The Importance Of Subspecies or Why Lonesome George Was More Than Just A Sad News Item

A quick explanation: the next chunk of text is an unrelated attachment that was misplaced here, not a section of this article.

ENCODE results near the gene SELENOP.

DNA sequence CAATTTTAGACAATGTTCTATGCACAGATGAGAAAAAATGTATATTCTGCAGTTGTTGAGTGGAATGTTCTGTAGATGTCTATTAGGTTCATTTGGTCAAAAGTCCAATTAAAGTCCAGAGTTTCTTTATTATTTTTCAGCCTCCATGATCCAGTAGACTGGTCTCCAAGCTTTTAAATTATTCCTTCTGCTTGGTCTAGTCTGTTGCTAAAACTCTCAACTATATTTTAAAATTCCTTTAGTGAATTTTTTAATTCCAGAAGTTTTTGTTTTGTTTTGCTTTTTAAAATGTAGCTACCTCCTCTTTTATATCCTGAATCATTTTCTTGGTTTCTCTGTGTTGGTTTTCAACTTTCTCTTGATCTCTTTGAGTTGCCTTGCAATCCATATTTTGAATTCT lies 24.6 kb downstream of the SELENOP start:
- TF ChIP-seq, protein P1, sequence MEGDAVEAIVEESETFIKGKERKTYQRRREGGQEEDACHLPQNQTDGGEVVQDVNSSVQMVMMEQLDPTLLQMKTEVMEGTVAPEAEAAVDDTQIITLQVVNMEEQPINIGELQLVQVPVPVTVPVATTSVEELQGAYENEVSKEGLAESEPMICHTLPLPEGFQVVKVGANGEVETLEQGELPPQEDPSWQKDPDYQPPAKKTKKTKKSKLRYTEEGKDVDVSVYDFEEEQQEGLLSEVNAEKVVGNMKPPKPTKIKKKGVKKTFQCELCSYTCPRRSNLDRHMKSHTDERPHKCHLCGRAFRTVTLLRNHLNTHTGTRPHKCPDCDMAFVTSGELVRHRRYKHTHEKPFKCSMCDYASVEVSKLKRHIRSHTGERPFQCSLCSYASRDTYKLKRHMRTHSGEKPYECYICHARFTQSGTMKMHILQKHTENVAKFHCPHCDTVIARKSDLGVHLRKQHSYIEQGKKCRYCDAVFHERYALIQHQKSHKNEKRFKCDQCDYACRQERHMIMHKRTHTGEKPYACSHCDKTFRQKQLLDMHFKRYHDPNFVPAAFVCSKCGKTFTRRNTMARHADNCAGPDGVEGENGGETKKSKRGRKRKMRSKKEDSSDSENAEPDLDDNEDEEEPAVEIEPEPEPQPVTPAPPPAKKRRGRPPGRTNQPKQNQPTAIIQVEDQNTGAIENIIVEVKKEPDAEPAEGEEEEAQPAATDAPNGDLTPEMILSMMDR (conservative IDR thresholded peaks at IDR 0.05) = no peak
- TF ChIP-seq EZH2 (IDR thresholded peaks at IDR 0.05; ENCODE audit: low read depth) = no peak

As you may or may not know, the 24th of June 2012 saw the death of Lonesome George. George was the last surviving Pinta Island Tortoise, a subspecies of the Galapagos Tortoise (the world’s largest). The extinction of the rest of the Pinta Island Tortoise population was due to the award-winning combination of habitat destruction by an introduced species – in this case the Goat – and hunting. Obviously the passing of George is sad news, but what’s even sadder is that it’s not unique- only this time the final survivor had a name and we knew the exact extinction date. It’s not even the only subspecies of a major species to become extinct recently- only last year the Western Black Rhino was officially declared extinct. Obviously, due to the nature of evolution, species and subspecies come and go all the time. When they disappear because of Man, then that’s a travesty. I know there’s a school of thought that says Man is one of nature’s creations, therefore everything we do is natural, including pollution, farming, war- everything. It may come as no surprise to you to discover that I consider this “theory” to be nothing more than lazy thinking- an attempt to escape responsibility for all the needless crimes committed by us. The sort of statement usually accompanied by a look that says “HAH! Get out of that one” by someone who isn’t interested in the subject and wants to look “intelligent”, but it doesn’t hold up very long as an argument. We have tried at every available opportunity to take ourselves out of the Animal Kingdom and prove us to be better than them. Now, I don’t agree with this either, but surely we can’t try to take ourselves away from the influences of nature (we artificially create the things we need to survive like clothes as we wouldn’t survive a winter without them, we adapt our surroundings in order to suit our needs or wants, and we remove anything that could in anyway harm us, very often creating something to do so as we can’t do it ourselves), yet we still claim that the things we do are natural!